Most of us have a “Disney gap”… the movies that came out in between us seeing Disney movies ourselves and having kids old enough to watch them. My Disney gap starts around Beauty and the Beast and ended around Frozen.
Mulan is square in the middle of it. And I had not watched it until last week.
The best thing I can say about Mulan is that Moana was a much improved do-over of its themes and story line.
Consider a few points:
- Moana didn’t have to disguise herself as a boy to overcome the gender restrictions and “place” she was born with.
- Moana and Mulan both have their token Hollywood A-list character thrown in for comic relief. But at least the Rock was representing his own culture in playing Maui, a character he based on his grandfather. Where TF did Eddie Murphy come from as a must-have part of Mulan?
- Maui explicitly gave Moana the credit for saving the world at the end of the movie. Mushu ends the movie trying to steal credit and get his own reward for Mulan’s win. (Sigh.)
- Moana had no love interest in her movie. She was just saving the world.
- Much like the Incredibles 2, Mulan spends way too much time upholding gender stereotypes and too little time dismantling them at the end. Let’s just say songs like “I’ll Make a Man Out of You” and “A Girl Worth Fighting For” aren’t gonna be on our family playlists anytime soon…
- This is obviously second hand, but from what I can glean, Moana generally did a better job of reflecting the culture than Mulan did.
Per my first point, Mulan defenders may argue at the time, pretending to be a man was Mulan’s only choice. That may be true, but I still cringe at the trope that girls can only be strong by putting on the vestiges of “manhood.” And note: This is still a debate we are having today. Witness Harvard Business School’s report last week that women benefit by “downplay[ing] gender.”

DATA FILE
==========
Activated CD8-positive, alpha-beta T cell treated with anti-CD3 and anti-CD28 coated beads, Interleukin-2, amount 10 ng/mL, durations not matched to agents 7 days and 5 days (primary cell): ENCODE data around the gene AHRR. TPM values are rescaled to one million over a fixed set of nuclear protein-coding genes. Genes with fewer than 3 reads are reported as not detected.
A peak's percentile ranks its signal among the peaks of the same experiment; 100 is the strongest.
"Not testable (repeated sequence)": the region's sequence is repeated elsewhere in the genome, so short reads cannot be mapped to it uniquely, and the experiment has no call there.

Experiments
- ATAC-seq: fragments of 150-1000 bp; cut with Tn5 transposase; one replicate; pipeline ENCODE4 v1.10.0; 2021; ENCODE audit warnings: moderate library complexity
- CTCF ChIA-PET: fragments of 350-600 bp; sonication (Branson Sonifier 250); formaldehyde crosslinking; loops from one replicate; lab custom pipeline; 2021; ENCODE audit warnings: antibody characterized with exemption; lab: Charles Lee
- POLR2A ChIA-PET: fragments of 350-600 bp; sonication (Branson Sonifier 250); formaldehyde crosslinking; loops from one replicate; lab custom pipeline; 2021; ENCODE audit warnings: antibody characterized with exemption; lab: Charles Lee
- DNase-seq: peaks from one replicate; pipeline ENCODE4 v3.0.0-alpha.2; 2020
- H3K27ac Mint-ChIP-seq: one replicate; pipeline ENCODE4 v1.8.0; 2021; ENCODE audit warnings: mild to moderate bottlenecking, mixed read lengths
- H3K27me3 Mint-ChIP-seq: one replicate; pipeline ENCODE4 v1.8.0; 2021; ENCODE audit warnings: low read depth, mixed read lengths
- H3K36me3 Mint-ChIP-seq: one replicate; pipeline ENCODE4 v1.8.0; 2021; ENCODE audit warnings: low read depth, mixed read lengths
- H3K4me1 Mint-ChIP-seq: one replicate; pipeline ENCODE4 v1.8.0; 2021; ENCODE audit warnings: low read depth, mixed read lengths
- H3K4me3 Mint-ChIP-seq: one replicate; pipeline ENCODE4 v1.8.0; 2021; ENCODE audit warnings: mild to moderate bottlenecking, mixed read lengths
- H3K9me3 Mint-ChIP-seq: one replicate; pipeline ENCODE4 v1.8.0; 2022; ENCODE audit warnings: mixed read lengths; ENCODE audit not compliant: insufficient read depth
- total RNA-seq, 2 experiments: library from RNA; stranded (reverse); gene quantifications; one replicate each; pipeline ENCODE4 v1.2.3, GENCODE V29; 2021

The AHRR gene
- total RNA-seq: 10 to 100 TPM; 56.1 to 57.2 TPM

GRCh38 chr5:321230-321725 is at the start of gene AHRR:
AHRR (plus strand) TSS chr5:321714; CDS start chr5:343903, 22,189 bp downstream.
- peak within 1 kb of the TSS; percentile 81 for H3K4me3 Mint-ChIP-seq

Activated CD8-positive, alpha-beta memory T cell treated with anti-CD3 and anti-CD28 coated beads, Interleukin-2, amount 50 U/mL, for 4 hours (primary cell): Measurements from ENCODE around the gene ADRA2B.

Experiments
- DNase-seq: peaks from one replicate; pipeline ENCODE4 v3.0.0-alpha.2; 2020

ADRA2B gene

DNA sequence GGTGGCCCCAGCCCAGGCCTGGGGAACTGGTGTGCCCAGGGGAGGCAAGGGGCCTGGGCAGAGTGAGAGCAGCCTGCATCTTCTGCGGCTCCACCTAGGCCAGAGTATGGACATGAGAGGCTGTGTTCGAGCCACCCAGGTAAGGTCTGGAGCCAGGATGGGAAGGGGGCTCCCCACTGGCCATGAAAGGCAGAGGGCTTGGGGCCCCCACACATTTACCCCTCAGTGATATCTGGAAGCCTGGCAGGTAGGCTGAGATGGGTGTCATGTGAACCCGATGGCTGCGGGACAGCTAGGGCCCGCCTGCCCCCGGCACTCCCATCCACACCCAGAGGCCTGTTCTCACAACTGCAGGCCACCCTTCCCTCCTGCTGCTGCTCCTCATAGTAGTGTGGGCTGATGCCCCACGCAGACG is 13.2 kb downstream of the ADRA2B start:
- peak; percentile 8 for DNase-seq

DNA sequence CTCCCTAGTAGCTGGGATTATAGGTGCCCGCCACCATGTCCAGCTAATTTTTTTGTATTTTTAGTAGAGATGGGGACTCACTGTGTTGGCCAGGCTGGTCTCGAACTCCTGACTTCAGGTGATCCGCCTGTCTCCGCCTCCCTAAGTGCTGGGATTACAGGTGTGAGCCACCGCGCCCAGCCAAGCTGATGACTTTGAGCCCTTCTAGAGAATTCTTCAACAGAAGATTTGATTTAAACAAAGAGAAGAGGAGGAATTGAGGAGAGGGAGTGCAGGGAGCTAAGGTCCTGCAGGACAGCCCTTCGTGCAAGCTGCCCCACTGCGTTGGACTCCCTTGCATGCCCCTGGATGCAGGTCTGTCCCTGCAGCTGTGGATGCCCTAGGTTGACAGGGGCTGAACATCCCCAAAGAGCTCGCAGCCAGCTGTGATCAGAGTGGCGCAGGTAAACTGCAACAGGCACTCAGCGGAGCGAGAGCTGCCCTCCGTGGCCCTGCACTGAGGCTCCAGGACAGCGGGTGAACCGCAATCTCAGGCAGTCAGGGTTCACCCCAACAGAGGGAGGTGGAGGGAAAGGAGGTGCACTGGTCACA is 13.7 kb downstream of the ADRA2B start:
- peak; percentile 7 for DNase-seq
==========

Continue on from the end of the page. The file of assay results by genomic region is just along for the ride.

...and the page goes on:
I feel a lot of things about that study but let me just say two:
- No shit. That’s pretty much the premise of Lean In and white woman Gen X “having it all-ism” write large. Passing and being the right kind of woman is easier for women who can be the right kind of woman. When you don’t seek to overthrow a system but try to use it to your advantage you have less blowback. We didn’t need a study to tell us this.
- That doesn’t make it the better long term strategy for anyone. It’s become clear in the last year how little Gen X women (me included…I fully cop to living much of my adult life this way in my book…) moved the ball ahead when it comes to equality. The “I’ll just look out for myself” school failed ourselves, our daughters, and certainly failed women of color. It also breeds Queen Bee-ism.
Disney has a live-action Mulan in the works. I’d rather see another stab at an animated one directed by Domee Shi. I felt more during a few minutes of Bao than two hours of Incredibles 2. Give her allllllllll the Pixar money….
- Has anyone done Sequoia’s Ascent mentorship program? Is it worthwhile?
- How to you respond to bad-faith rumor-spreading about you & your work?
– Sarah Lacy